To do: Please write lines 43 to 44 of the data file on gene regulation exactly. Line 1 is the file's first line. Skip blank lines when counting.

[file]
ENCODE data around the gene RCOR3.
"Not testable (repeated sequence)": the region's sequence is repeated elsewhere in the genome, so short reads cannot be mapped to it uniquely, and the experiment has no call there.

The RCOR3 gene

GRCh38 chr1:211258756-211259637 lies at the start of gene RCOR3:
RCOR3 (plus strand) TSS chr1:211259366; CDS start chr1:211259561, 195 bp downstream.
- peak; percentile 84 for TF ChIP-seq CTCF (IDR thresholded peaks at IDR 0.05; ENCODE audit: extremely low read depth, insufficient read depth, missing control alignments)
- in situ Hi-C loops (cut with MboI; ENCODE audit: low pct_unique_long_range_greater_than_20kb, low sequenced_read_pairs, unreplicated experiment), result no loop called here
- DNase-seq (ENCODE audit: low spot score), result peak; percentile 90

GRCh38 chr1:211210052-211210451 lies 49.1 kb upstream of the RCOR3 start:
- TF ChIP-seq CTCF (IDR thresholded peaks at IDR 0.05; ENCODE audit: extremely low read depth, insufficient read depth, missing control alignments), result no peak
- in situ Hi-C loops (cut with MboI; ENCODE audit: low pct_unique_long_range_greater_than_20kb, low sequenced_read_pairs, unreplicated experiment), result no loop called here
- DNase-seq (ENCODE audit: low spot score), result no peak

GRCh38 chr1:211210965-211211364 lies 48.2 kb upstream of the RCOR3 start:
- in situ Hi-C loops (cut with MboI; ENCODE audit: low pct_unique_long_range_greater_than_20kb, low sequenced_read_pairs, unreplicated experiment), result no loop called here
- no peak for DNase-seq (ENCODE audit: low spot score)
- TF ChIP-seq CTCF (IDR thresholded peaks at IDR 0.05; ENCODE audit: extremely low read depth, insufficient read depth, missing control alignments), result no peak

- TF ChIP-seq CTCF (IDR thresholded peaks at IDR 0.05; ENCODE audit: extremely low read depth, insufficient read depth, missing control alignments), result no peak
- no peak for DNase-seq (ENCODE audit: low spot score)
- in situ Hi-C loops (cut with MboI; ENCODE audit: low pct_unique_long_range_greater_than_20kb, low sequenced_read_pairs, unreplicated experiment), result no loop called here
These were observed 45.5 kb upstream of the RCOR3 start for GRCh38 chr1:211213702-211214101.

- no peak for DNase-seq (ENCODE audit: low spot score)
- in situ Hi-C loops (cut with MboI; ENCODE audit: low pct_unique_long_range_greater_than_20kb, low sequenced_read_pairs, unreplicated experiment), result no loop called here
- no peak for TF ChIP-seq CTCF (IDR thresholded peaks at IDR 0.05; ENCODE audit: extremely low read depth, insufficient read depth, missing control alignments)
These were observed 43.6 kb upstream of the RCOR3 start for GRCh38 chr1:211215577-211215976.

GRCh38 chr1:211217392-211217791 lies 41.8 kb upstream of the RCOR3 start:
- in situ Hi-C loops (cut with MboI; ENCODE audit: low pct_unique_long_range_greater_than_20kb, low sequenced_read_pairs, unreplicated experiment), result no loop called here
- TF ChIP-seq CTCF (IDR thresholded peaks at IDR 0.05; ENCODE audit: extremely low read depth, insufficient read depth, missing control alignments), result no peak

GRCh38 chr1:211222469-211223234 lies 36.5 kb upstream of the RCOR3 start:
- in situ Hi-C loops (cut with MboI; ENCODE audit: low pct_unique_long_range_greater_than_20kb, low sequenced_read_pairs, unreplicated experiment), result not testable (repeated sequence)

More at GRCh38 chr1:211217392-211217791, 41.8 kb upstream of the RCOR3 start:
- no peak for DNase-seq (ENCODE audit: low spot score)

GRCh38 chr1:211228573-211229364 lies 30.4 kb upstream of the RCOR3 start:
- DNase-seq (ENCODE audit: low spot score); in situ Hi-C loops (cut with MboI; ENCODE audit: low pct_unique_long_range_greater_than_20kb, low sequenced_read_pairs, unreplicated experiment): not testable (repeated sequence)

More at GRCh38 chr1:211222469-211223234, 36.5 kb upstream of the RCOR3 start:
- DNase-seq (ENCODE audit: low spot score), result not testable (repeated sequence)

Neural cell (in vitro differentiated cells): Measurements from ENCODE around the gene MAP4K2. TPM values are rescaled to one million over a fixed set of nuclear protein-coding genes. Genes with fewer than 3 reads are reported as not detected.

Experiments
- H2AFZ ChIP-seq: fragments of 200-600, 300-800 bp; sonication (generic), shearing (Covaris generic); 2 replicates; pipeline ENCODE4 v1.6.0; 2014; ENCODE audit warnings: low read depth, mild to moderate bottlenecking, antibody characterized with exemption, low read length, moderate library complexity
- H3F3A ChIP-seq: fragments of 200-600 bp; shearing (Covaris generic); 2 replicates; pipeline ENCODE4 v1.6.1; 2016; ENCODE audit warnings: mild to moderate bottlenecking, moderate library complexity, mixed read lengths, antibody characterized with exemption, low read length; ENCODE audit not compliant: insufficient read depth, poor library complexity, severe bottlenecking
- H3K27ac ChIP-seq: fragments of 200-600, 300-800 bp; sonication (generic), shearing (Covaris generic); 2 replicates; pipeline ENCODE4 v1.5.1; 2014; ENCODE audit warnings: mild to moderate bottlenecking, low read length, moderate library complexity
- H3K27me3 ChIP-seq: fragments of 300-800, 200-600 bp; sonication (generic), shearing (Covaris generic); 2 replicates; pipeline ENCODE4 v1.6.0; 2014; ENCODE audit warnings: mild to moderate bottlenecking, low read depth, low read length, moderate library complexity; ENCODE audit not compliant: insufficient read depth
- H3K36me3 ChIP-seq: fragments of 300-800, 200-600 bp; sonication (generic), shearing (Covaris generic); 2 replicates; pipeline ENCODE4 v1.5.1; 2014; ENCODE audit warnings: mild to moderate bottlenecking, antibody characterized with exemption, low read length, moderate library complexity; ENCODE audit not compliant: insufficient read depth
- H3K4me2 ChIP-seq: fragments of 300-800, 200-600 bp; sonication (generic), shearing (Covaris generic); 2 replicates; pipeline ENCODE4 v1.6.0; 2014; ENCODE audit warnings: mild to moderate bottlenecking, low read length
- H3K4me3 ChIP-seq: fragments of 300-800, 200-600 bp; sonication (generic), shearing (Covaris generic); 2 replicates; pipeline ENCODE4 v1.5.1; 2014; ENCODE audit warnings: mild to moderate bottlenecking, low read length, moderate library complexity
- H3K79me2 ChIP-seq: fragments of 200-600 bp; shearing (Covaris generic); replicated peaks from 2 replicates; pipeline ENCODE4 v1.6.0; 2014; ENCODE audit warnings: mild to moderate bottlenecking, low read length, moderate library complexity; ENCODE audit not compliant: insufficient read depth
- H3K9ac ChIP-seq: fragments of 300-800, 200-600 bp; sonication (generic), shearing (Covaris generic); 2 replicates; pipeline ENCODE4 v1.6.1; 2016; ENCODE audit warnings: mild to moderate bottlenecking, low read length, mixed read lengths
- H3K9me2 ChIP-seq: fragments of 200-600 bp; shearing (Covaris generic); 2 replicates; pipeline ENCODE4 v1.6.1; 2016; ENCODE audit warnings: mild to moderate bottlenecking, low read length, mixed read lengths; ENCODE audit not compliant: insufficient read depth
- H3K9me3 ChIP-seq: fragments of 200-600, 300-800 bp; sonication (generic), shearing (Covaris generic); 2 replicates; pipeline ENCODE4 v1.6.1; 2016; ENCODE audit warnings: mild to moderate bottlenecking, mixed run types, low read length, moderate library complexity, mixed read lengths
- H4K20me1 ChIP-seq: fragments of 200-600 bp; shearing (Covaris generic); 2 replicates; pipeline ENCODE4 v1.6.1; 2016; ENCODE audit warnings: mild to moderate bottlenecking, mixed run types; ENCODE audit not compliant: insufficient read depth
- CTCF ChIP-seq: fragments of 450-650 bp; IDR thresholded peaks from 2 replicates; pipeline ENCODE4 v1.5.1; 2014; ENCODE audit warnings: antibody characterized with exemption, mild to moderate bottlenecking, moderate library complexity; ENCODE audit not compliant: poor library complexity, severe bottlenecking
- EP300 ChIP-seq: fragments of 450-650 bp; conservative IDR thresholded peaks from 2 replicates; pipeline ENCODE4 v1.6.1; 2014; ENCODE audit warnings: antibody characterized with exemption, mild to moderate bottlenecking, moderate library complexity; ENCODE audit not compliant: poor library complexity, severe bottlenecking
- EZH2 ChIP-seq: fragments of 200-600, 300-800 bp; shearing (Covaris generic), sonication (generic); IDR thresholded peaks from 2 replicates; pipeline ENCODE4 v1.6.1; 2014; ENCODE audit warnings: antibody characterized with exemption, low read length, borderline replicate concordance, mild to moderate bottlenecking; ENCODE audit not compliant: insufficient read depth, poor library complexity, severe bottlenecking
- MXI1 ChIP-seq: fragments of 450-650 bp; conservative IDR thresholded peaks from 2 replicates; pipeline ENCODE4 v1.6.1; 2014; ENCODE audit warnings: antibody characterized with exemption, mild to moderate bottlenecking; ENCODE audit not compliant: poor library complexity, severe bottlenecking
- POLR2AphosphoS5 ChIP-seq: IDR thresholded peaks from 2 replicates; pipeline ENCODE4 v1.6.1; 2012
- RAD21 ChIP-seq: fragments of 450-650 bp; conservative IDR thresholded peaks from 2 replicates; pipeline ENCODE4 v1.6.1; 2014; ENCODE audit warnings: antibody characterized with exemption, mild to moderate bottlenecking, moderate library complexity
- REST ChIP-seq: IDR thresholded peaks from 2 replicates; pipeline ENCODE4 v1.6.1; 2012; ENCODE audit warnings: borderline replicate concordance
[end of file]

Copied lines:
- H3K4me2 ChIP-seq: fragments of 300-800, 200-600 bp; sonication (generic), shearing (Covaris generic); 2 replicates; pipeline ENCODE4 v1.6.0; 2014; ENCODE audit warnings: mild to moderate bottlenecking, low read length
- H3K4me3 ChIP-seq: fragments of 300-800, 200-600 bp; sonication (generic), shearing (Covaris generic); 2 replicates; pipeline ENCODE4 v1.5.1; 2014; ENCODE audit warnings: mild to moderate bottlenecking, low read length, moderate library complexity